City’s, CDOT’s goals diametrically opposed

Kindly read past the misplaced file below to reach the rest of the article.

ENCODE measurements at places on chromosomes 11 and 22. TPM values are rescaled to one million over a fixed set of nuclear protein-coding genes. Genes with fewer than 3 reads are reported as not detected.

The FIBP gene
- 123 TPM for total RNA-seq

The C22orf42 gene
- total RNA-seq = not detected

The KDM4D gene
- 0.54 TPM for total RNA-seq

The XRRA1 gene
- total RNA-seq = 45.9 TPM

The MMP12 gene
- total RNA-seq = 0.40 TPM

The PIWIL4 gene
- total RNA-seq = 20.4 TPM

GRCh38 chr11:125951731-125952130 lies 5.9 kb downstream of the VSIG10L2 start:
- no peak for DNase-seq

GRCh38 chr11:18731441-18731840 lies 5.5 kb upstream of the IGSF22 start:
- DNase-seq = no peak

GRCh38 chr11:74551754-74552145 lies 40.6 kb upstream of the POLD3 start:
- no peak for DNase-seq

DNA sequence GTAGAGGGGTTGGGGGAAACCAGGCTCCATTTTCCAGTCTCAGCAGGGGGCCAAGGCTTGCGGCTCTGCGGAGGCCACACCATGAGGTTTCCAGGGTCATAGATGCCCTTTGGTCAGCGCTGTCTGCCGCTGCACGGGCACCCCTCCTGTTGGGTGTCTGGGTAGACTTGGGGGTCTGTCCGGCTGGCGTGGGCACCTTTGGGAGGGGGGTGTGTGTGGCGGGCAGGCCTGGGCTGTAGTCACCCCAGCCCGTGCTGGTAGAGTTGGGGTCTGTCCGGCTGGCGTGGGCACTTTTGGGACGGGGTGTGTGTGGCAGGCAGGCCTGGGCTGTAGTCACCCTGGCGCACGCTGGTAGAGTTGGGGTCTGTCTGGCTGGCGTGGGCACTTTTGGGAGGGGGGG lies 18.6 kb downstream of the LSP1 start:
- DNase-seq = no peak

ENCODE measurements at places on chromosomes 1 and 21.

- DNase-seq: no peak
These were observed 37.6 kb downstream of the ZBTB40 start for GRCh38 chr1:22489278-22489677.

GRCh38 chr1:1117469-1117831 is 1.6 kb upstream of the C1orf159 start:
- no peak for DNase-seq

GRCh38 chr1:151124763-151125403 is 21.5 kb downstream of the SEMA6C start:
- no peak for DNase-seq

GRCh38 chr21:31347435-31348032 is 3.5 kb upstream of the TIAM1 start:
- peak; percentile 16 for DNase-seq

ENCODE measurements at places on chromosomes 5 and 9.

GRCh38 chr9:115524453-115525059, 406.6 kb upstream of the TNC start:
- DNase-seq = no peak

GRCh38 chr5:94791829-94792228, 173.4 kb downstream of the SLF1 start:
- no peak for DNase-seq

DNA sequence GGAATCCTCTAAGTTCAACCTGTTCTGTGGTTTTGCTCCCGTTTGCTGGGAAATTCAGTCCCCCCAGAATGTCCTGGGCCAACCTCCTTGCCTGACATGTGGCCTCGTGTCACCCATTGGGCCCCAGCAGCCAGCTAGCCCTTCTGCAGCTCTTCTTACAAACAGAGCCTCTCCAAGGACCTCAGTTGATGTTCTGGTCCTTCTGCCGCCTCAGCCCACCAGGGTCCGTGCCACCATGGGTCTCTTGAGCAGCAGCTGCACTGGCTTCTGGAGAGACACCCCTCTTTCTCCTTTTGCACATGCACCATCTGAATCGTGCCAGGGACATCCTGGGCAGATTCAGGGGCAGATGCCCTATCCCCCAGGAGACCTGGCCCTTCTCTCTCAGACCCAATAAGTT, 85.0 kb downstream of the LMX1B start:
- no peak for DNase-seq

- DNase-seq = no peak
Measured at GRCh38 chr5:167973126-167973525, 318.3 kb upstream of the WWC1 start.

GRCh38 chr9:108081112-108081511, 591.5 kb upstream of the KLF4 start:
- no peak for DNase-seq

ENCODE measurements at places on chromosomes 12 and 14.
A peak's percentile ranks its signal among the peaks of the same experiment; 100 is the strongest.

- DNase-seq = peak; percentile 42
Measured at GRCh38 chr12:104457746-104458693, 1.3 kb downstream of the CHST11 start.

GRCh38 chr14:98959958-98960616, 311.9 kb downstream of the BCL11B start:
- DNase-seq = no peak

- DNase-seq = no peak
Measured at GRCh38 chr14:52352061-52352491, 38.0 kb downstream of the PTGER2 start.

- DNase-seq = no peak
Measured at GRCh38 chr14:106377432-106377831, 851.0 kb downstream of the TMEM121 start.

The city’s “traffic-calming” consultants had lots of ideas. Unfortunately, they have ignored the realities of the situation. …First, their recommendations don’t stand a chance of coping with the increase in traffic which will accompany the more than 50 percent population growth projected for Garfield County between 2000 and 2020.Second, they seem to have discounted the reality that the city’s Grand Avenue and the Colorado Department of Transportation’s Highway 82 occupy the same space. CDOT’s goal is to move traffic through Glenwood Springs as quickly and safely as possible, whereas Glenwood Springs’ goal is to slow traffic down and make downtown bicycle and pedestrian friendly. It should be obvious to anyone that these two goals are diametrically opposed, and the unavoidable fact is that CDOT calls the shots.After spending $4.5 million on nearly a mile of Grand Avenue to enhance traffic flow, will CDOT be inclined to permit narrower lanes, raised medians, or islands to slow traffic down? Never! Slowing traffic would back incoming vehicles into the Interstate 70 through lanes, creating a major accident hazard.The consultant’s suggestion of traffic circles at Sixth and Laurel streets, and at 23rd Street and Grand Avenue, sound great until you realize that they would require more space than is available to provide the necessary two lanes and the size circle needed to accommodate the turning radius of large semi-trailer trucks.The suggestion of a two-lane residential street in the railroad corridor reminds me of Mark Skrotski’s comments in 1974, opposing the pending construction of I-70 though Glenwood Canyon – “It is impossible to put such a highway through this canyon without permanently scarring the several-million-year-old geologic formations,” and “We see no clearly demonstrated need to alter the present highway.” He later modified his position by proposing a two-lane highway and a 6-foot bicycle path, both of which would have proven to be totally inadequate.I do agree with the consultant’s statement, “Money should not be your issue. Set priorities and get broad-based support and the money will follow.” The problem is that the priorities he is suggesting, although they may sound good, are head-in-the-sand measures that are impractical and would accomplish very little.The only way to make Grand Avenue pedestrian- and bicycle friendly is to reduce the number of cars, and especially trucks. And the only way to accomplish that is to provide a four-lane relocation of Highway 82 for them to get through town, with at least three accesses into town. Only then can Glenwood Springs reclaim Grand Avenue as its own.Obviously, the cost of relocating approximately 112 miles of Highway 82, including bridges across the Colorado and Roaring Fork rivers, will run into the tens of millions of dollars. This cost should be borne by CDOT, with federal assistance and some participation by Glenwood Springs and Garfield County. But as Dan Burden said, “Set priorities and get broad-based support and the money will follow.” The first step, as Mayor Emery has explained, is to start the required planning process. Without a plan, nothing will happen except that the traffic morass will only get worse, and Grand Avenue and Glenwood Springs will be the victims.Glenwood Springs resident Hal Sundin’s column runs every other Thursday in the Post Independent.
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